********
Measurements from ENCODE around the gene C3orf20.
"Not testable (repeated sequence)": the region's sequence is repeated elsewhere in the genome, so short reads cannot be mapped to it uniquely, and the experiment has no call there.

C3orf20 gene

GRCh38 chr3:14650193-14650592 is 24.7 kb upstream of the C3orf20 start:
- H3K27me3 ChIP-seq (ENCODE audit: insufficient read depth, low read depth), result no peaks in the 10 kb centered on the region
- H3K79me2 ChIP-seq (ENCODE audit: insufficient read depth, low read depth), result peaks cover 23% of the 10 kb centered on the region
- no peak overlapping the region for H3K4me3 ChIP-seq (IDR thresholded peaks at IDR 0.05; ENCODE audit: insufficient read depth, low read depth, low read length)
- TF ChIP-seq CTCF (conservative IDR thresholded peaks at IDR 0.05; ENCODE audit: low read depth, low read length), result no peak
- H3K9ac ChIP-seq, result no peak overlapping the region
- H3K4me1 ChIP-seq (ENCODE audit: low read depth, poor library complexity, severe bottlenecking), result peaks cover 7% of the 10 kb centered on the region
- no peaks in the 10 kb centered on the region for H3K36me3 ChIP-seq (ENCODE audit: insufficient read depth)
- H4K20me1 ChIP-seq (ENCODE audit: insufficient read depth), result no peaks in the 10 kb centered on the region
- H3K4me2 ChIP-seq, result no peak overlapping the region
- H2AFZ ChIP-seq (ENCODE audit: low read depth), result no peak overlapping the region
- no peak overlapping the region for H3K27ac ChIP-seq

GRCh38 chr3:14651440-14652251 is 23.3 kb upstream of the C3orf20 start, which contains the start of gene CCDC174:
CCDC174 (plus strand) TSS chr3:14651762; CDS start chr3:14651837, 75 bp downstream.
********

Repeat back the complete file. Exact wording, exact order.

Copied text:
Measurements from ENCODE around the gene C3orf20.
"Not testable (repeated sequence)": the region's sequence is repeated elsewhere in the genome, so short reads cannot be mapped to it uniquely, and the experiment has no call there.

C3orf20 gene

GRCh38 chr3:14650193-14650592 is 24.7 kb upstream of the C3orf20 start:
- H3K27me3 ChIP-seq (ENCODE audit: insufficient read depth, low read depth), result no peaks in the 10 kb centered on the region
- H3K79me2 ChIP-seq (ENCODE audit: insufficient read depth, low read depth), result peaks cover 23% of the 10 kb centered on the region
- no peak overlapping the region for H3K4me3 ChIP-seq (IDR thresholded peaks at IDR 0.05; ENCODE audit: insufficient read depth, low read depth, low read length)
- TF ChIP-seq CTCF (conservative IDR thresholded peaks at IDR 0.05; ENCODE audit: low read depth, low read length), result no peak
- H3K9ac ChIP-seq, result no peak overlapping the region
- H3K4me1 ChIP-seq (ENCODE audit: low read depth, poor library complexity, severe bottlenecking), result peaks cover 7% of the 10 kb centered on the region
- no peaks in the 10 kb centered on the region for H3K36me3 ChIP-seq (ENCODE audit: insufficient read depth)
- H4K20me1 ChIP-seq (ENCODE audit: insufficient read depth), result no peaks in the 10 kb centered on the region
- H3K4me2 ChIP-seq, result no peak overlapping the region
- H2AFZ ChIP-seq (ENCODE audit: low read depth), result no peak overlapping the region
- no peak overlapping the region for H3K27ac ChIP-seq

GRCh38 chr3:14651440-14652251 is 23.3 kb upstream of the C3orf20 start, which contains the start of gene CCDC174:
CCDC174 (plus strand) TSS chr3:14651762; CDS start chr3:14651837, 75 bp downstream.